April 23, 2008
Steve Smith, University of Alaska
David Wasley, InCommon Technical Advisory Committee
David Walker, University of California Office of the President
Mike LaHaye, Internet2
IJ Kim, Internet2
Jim Wolf, SUNY-Binghamton
Mark Scheible, N.C. State University
Ardoth Hassler, Georgetown
David Todd, University of Vermont
Brendan Bellina, University of Southern California
Brian Gilmore, UK Federation
Mike Grady, University of Illinois, Champaign-Urbana
Carla Hunt, North Carolina Research and Education Network
James Deaton, OneNet
John Krienke, Internet2
Eric Marshall, Rutgers University
Phil Devan, Penn State
Sujay Daniel, New Jersey Edge
Asbed Bedrossian, University of Southern California
Dean Woodbeck, Internet2 (scribe)
John Krienke provided a review of InCommon and the use of Shibboleth. He provided a graphic of the typical user flow, the single sign-on capabilities of Shibboleth, and the elimination of service providers handling user accounts and personal data stores. The home organization (Identity Provider) controls the privacy and release of user information.
The role of the federation is to:
The InCommon Federation now has 80 participants, including 21 that have joined since October 2007, a 26 percent increase. In addition, there is considerable interest from consortiums.
InCommon is proceeding toward adding a high level of security and trust, called InCommon Silver. A number of federal entities either now require this higher level or will soon. Silver should launch sometime this summer.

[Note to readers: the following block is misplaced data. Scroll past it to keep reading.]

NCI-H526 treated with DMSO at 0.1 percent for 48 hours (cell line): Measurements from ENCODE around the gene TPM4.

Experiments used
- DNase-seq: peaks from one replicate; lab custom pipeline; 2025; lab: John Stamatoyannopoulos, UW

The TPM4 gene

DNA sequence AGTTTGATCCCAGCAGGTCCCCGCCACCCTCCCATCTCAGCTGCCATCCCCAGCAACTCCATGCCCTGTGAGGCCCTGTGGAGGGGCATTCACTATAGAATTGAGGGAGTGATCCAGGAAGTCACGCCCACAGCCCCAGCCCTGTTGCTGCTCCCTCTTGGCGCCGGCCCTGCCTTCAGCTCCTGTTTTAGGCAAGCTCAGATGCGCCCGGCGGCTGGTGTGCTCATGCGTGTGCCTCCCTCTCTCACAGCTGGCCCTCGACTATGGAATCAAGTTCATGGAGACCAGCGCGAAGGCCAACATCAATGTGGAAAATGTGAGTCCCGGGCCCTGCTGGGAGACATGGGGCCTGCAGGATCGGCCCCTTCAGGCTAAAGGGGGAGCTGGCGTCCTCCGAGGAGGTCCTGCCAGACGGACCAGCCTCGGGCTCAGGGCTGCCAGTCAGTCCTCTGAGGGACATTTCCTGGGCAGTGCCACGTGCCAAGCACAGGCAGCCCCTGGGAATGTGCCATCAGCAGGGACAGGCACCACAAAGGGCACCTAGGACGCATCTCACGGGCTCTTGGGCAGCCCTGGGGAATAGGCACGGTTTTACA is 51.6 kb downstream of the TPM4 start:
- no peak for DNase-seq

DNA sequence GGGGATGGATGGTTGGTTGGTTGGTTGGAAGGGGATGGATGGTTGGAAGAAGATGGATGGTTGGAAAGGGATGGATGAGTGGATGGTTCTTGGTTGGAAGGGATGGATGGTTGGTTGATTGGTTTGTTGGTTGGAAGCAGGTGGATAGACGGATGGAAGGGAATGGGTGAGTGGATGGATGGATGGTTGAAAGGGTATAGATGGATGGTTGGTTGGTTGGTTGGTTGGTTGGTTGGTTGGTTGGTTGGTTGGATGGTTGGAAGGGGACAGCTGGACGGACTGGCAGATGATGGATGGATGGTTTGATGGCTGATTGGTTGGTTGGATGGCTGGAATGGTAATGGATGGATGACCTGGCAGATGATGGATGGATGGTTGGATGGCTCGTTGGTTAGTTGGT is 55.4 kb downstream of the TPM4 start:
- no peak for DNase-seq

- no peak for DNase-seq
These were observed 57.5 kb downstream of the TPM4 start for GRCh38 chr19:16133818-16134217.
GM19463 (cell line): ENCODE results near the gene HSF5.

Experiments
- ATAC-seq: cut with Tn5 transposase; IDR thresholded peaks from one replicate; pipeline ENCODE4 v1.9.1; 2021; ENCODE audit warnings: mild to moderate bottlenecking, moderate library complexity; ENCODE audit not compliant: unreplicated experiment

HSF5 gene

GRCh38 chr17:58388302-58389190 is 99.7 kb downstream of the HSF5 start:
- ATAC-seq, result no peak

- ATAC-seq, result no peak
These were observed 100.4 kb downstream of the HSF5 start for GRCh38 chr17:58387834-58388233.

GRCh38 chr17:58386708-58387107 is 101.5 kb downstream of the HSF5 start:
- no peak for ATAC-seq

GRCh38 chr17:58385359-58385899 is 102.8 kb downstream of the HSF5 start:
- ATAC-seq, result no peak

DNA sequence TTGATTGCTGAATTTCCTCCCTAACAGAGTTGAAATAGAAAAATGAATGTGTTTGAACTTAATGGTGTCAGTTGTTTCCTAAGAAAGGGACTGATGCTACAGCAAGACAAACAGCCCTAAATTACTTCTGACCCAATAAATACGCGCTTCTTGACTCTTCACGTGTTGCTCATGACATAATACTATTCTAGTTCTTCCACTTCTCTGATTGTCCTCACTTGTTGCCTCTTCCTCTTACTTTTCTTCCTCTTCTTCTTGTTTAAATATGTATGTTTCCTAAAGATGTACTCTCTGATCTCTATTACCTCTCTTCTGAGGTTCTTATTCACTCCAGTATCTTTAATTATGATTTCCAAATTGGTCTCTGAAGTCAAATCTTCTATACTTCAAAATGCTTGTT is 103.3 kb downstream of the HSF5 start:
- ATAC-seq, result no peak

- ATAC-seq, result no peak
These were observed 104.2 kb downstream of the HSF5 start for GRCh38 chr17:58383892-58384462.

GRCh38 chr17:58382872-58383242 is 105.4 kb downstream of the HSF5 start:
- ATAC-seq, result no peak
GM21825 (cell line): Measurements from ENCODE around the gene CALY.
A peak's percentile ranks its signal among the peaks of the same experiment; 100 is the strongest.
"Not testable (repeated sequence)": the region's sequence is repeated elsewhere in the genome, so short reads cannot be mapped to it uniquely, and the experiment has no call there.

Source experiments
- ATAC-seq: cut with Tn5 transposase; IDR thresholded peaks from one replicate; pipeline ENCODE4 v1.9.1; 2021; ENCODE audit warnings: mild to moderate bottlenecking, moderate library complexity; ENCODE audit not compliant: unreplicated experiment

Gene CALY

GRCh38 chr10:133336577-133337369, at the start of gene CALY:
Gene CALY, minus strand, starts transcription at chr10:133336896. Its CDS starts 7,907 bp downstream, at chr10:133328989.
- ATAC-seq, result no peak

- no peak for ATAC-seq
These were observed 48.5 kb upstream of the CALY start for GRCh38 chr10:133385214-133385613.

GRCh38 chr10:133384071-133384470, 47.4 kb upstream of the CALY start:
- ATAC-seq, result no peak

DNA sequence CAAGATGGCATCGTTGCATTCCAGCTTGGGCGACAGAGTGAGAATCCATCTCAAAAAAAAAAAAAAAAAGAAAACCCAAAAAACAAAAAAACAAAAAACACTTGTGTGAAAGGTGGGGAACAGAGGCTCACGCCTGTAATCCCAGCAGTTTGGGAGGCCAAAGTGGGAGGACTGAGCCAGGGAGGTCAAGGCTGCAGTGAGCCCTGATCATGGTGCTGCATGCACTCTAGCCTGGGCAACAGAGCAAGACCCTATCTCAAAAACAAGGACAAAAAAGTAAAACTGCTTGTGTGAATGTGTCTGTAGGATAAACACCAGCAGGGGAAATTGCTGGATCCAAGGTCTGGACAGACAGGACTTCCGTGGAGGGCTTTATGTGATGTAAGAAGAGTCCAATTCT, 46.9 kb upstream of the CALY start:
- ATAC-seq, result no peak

There were questions concerning the operation of UCTrust, a federation of University of California campuses, as an example of a federation built on top of InCommon. This allows UC institutions to assert attributes specific to UCTrust, as well as the attributes used through InCommon.
Texas uses a different method, having built an independent state federation. The Texas federation and InCommon are in discussion about developing an interfederation agreement.
There was a question about how InCommon and Shibboleth interact with other identity management systems, such as Sunguard and PeopleSoft. Shibboleth is independent from ID management systems; it sits in front of such systems.
One university mentioned its agreement with a large vendor. Some students had established IDs with that vendor but, because of the university's agreement, the vendor would still look for an ID with that university and authenticate the user. How would such a scenario be different using InCommon? The main difference is that the university would not have to negotiate policies and procedures with each individual vendor. The federation establishes policies and develops agreements with each of it participants, creating standards and certain levels of trust.
John Krienke announced the Federation Soup meeting taking place June 2-4 in Seattle. The meeting is intended for those interested in setting up national/state/regional federations and how those might interact with one-another and with InCommon. Information about Federation Soup is available at http://middleware.internet2.edu/fedsoup/
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